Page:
The French state took control of Louis Renault’s firm after World War II, when, under German control, it was used to make equipment for German forces.
The company is now one of France’s largest car-makers and the state remains the single biggest shareholder.
The Paris court said it was not competent to rule on the matter.
The seven grandchildren of Louis Renault, who died in jail before he could be tried for alleged collaboration with the Nazis, said they would appeal against the court’s decision.
They were able to take the French state to court after a new judicial procedure was introduced, allowing plaintiffs to challenge the constitutionality of legislation.
Their lawyer, Thierry Levy, had argued that the firm’s nationalisation was a “violation of fundamental legal and property rights”.
Renault’s grandchildren, who previously tried to obtain redress in 1959, say their grandfather was never brought to trial over the allegations against him.
They also say that there has been no other case of a firm being nationalised without a ruling or compensation.
But a lawyer for a union that as a civil party is asking for the request to be quashed had asked the court to reject what he said was a “revisionist” move.
“I am stunned by the audacity of the Renault heirs,” Jean-Paul Teissonniere said.
He added that during the war “a very large majority of Renault’s production went to the enemy,” adding that the company did not assist the French Resistance or did it “ask its workers to sabotage” production.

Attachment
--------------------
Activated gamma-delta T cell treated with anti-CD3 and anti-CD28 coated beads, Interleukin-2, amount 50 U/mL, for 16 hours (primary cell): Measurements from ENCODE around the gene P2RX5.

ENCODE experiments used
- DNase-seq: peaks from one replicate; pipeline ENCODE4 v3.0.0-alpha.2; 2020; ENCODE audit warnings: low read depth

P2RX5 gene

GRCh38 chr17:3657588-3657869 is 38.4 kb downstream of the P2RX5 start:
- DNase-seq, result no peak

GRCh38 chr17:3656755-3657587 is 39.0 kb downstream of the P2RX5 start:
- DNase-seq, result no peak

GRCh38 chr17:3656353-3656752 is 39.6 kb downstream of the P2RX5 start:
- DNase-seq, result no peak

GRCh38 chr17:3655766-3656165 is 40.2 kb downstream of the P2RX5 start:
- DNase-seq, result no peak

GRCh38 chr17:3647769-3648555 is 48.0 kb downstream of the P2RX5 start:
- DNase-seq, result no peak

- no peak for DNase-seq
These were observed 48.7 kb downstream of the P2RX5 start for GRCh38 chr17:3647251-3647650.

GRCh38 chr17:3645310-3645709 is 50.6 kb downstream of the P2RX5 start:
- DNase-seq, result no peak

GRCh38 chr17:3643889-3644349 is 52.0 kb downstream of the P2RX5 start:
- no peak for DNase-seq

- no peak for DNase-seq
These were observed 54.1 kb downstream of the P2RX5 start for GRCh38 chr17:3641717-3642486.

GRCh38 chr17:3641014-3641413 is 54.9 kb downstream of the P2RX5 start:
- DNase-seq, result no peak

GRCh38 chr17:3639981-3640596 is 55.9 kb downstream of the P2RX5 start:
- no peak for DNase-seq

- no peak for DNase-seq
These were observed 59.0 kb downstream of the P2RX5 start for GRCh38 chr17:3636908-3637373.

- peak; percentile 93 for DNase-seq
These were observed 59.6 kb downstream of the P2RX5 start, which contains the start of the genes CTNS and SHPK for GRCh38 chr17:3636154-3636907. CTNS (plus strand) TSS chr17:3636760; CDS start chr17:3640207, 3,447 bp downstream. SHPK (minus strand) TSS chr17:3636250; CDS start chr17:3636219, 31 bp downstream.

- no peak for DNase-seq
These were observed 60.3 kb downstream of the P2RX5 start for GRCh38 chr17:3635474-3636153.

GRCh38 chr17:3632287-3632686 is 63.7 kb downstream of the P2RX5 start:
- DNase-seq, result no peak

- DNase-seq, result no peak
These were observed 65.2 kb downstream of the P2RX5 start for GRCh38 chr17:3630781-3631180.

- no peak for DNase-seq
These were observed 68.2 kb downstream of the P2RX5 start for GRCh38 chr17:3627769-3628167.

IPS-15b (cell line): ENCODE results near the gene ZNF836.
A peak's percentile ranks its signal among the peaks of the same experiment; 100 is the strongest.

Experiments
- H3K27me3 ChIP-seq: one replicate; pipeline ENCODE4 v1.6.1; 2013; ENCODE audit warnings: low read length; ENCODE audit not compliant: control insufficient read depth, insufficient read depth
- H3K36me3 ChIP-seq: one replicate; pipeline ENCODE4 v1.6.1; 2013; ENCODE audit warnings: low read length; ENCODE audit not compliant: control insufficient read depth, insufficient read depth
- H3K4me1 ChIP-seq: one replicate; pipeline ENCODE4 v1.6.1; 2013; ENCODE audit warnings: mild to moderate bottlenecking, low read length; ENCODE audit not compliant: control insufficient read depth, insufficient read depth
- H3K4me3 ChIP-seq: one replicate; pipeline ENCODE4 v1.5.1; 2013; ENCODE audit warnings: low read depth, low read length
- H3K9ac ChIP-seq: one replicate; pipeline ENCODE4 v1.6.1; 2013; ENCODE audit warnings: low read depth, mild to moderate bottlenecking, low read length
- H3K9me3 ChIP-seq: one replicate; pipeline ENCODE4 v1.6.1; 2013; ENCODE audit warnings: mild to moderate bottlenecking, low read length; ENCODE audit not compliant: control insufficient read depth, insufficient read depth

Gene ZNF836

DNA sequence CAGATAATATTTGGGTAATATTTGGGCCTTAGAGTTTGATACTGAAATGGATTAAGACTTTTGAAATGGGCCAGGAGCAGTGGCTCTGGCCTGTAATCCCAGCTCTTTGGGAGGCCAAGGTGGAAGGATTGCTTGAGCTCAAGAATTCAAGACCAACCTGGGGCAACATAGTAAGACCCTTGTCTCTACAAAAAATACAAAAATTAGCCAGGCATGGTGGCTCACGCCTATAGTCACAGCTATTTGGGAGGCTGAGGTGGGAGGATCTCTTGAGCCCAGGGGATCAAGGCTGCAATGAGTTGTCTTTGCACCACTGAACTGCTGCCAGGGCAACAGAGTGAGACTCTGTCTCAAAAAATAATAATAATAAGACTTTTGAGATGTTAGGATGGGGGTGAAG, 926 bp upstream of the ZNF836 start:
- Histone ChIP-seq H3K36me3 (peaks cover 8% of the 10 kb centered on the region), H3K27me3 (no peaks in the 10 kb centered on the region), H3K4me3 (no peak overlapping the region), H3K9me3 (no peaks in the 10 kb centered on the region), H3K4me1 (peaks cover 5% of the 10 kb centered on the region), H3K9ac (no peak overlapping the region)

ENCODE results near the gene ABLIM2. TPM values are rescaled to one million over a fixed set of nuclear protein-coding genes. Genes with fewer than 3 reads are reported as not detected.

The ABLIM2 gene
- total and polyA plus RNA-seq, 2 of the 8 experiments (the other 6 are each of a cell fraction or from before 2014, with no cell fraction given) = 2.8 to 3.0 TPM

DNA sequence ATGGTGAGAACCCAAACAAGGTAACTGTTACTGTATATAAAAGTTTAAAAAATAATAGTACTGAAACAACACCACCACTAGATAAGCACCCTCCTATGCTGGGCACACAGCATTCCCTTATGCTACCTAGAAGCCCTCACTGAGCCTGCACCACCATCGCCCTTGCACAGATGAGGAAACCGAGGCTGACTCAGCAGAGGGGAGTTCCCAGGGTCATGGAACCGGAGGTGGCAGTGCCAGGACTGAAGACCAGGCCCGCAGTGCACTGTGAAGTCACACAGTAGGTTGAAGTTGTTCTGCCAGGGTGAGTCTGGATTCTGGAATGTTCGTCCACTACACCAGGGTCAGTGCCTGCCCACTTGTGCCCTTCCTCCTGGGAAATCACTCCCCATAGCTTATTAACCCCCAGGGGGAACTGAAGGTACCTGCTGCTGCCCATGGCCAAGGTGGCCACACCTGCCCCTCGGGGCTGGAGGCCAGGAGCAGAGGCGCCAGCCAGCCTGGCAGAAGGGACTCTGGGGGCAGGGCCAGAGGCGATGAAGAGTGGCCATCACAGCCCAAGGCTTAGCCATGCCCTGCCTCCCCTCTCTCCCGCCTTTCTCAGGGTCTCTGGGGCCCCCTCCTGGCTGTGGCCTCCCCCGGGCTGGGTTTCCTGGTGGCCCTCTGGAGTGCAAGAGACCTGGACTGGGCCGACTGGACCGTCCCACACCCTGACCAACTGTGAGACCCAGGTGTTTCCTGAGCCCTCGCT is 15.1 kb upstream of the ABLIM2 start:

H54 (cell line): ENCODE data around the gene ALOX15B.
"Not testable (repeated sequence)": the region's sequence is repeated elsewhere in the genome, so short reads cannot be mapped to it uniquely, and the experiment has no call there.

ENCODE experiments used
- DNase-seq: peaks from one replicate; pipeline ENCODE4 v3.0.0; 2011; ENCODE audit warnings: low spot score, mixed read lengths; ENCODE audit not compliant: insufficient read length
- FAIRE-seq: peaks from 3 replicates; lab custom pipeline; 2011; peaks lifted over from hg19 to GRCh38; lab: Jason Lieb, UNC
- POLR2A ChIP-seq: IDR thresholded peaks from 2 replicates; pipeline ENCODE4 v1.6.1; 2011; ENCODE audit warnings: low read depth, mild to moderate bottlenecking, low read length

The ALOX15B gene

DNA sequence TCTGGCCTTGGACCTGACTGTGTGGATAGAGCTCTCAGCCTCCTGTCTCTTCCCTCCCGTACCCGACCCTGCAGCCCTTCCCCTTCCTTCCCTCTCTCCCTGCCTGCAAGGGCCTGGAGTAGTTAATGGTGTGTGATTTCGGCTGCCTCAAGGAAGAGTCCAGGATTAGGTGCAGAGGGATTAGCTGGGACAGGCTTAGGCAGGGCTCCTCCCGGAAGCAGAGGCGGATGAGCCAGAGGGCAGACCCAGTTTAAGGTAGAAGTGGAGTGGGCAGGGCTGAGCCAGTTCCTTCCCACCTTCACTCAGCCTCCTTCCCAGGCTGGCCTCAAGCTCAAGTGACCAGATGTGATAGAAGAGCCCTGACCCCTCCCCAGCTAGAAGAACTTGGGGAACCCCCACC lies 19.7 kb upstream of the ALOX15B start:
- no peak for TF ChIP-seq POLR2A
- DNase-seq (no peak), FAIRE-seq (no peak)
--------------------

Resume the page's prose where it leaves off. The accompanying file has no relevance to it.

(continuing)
Mr Levy said the accusation that the family were revisionist was “outrageous”.
The French state remains the largest shareholder in Renault, which was founded in 1898, with a 15% stake.
Renault designed his first car in 1898. With financial support from his brothers, he set up a factory in Boulogne-Billancourt quickly becoming one of the largest car manufacturers in France.
During World War I, he was awarded the Legion of Honour for his services to the war effort, designing and manufacturing tanks that would turn the course of battle.
But the hero of World War I quickly became a villain of the second, and the British RAF bombed his factories on several occasions.
The seven grandchildren had argued in court their grandfather was given no choice but to collaborate with the Wehrmacht producing over 30,000 cars and trucks.
His actions, they said, had saved 40,000 workers from being forcibly relocated to Daimler-Benz in Germany.
In 1945 – several months after Louis Renault’s death in prison – Charles de Gaulle denounced the car-maker and signed a decree nationalising his company without a single cent in compensation for the family.
In 1956, his widow, Christiane, claimed Renault had been murdered in prison.
The battle for compensation has sparked outrage in France with both the Communist Party and Holocaust survivors accusing the family of “trying to rewrite history”.
French court rejects Renault heirs’ challenge
A French court has rejected a bid by heirs of the founder of Renault for compensation for the loss of the car firm, nationalised in 1945.
January 11, 2012